Innovations In Clinical Neuroscience

Pain Management August 2016

A peer-reviewed, evidence-based journal for clinicians in the field of neuroscience

Issue link: http://innovationscns.epubxp.com/i/716904

Contents of this Issue

Navigation

Page 6 of 35

Hot Topics in Pain Management [August 2016] 7 14 T H ANNUAL PAIN MEDICINE MEETING Highlights of selected poster presentations from the 2015 meeting November 19–21, 2015 • Miami Beach, Florida T he 14 t h A nnual Pain Medicine Conference held November 19 –21, 2015, covered topics such as new anticoagulation guidelines specific for interventional pain procedures; the influence of nanotechnology, stem cells, and gene therapy on pain medicine; platelet rich plasma (PRP) injections for sports injuries; cadaver and live model ultrasound and fluoroscopy-guided workshops on interventional techniques in cancer and non-cancer pain, and more. The highlighted poster presentation summaries below are just a few of many posters presented during the meeting. The complete list of poster abstracts for the 2015 meeting is available HERE. ÎPoster #674 Combined Sacral Nerve Roots Stimulation and Low Thoracic Spinal Cord Stimulation for the Treatment of Chronic Pelvic Pain Samer Abdel-Aziz from Medical College of Wisconsin Summary: In this retrospective case series, investigators describe the use of a combination of sacral nerve roots stimulation and thoracic spinal cord stimulation in the treatment of severe chronic pelvic pain in three patients with treatment-resistant severe pelvic pain. In all three patients, a SCS lead was placed and positioned over the dorsal column of the spinal cord. All patients reported immediate pain relief, and, on follow-up five days later, reported more than 50 percent pain relief and improvement in their daily activities. Investigators postulate that epidural sacral nerve roots stimulation may help patients with treatment-resistant pelvic pain and that adding a low thoracic SCS may improve pain relief by addressing pain escaping the sacral lead, suppressing the referred pattern of pain, or decreasing pain by suppressing the sympathetic outflow to the pelvis. ÎPoster #729 Management of Chronic Chemotherapy Induced Peripheral Neuropathy Using Neurostimulation Alaa Abd-Elsayed from University of Wisconsin Summary: Here investigators present a case of a patient with treatment-resistant, chemotherapy-induced painful peripheral neuropathy successfully treated by a spinal cord stimulator. The patient had received chemotherapy for treatment of non- Hodgkin's lymphoma. Cancer was in remission; however, the patient developed painful chemotherapy induced peripheral neuropathy in both hands. Investigators performed a spinal cord stimulator trial with placing 2 Octad leads into the cervical region at the level of C4-5. Patient reported a 70 to 80 percent improvement in his pain and in function and ability in his hands. Investigators proceeded with the permanent spinal cord stimulator implant, with continued improvement in the patient's pain and function. The investigators concluded that spinal cord stimulators may be an effective treatment for pain in patients with chemotherapy- induced peripheral neuropathy who have failed other pain management treatment regimens. ÎPoster #738 Topical Ketamine 10% for Neuropathic Pain in Spinal Cord Injury Patients: An Open Label Trial Joseph Rabi and Josh Minori from Schwab Rehabilitation Hospital/ University of Chicago Summary: The researchers sought to explore the effectiveness of topical ketamine as a treatment or adjuvant therapy for neuropathic pain in spinal cord injury (SCI) patients. In this open-label trial, researchers at an outpatient rehabilitation hospital recruited five patients with traumatic spinal cord injuries and neuropathic pain at or below level of injury. Subjects were instructed to apply topical ketamine 10% three times a day for a two week duration and keep track of their pain scores in a journal. The researchers reported a 10- to 50-percent decrease in the numerical pain score of all five patients by the end of two weeks with no adverse effects. The investigators postulate that the analgesic action is due to inhibition of serotonin-norepinephrine uptake blockade, NMDA receptor antagonism, and sodium channel blockade. Investigators concluded that topical ketamine 10% may be an effective analgesic in patients with spinal cord injuries but further placebo-controlled studies are needed to support this conclusion. ÎPoster #763 Do Patients with Chronic Cancer Pain Achieve Complete Pain Relief from Opioid Therapy? Results from a Systematic Literature Review. Brian Wetherington, Michael Harned, Mitzi Schumacher, and Paul Sloan from University of Kentucky Summary: Investigators sought to explore why a study of patients with chronic cancer pain who were treated with transdermal fentanyl and unlimited oral morphine found that the study subjects never rated pain lower than 30/100 on a visual analog scale. Specifically, the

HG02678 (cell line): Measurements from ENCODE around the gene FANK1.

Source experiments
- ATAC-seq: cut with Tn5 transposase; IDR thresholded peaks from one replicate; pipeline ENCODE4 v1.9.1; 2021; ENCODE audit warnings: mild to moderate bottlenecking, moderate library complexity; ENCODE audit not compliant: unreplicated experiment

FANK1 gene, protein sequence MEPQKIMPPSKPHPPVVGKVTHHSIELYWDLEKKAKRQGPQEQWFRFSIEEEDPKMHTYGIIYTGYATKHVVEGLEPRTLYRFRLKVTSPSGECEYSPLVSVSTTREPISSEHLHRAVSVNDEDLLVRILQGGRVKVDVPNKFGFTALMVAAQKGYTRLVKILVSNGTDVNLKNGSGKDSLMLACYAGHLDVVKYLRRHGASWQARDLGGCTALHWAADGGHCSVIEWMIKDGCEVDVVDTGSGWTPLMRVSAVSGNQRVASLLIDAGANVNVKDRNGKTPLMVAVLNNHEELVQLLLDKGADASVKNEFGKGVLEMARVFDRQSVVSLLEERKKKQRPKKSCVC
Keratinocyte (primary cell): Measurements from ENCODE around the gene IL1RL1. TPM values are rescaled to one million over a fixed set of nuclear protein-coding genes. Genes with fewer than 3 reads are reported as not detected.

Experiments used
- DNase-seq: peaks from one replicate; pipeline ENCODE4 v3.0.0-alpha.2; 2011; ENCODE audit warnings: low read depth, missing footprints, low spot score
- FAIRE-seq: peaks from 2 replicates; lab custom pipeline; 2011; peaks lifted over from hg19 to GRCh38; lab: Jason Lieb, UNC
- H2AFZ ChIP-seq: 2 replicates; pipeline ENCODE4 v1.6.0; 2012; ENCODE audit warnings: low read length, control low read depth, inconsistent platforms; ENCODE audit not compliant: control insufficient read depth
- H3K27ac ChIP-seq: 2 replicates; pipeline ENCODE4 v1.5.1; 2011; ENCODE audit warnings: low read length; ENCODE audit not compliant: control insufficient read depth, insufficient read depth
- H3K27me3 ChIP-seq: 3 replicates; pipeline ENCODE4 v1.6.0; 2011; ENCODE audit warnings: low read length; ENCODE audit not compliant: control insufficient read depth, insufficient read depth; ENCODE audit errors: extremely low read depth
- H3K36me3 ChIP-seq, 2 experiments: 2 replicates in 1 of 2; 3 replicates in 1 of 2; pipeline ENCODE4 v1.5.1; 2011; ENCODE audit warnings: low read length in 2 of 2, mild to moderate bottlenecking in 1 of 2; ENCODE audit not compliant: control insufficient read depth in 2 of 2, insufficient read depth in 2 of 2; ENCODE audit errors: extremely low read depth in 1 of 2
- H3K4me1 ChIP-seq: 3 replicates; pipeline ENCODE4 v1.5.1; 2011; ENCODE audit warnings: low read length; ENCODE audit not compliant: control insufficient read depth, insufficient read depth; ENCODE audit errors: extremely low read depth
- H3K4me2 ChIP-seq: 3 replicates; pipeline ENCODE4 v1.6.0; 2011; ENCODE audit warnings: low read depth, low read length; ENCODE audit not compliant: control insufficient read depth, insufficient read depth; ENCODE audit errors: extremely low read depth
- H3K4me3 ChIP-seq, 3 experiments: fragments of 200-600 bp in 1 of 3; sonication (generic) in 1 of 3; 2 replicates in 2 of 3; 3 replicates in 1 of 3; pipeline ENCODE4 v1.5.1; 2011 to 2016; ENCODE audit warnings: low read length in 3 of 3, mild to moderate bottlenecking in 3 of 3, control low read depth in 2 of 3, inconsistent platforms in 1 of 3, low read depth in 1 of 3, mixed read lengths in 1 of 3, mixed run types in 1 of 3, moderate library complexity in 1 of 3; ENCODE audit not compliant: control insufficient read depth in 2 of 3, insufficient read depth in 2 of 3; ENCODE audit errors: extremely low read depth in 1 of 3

Articles in this issue

Links on this page

Archives of this issue

view archives of Innovations In Clinical Neuroscience - Pain Management August 2016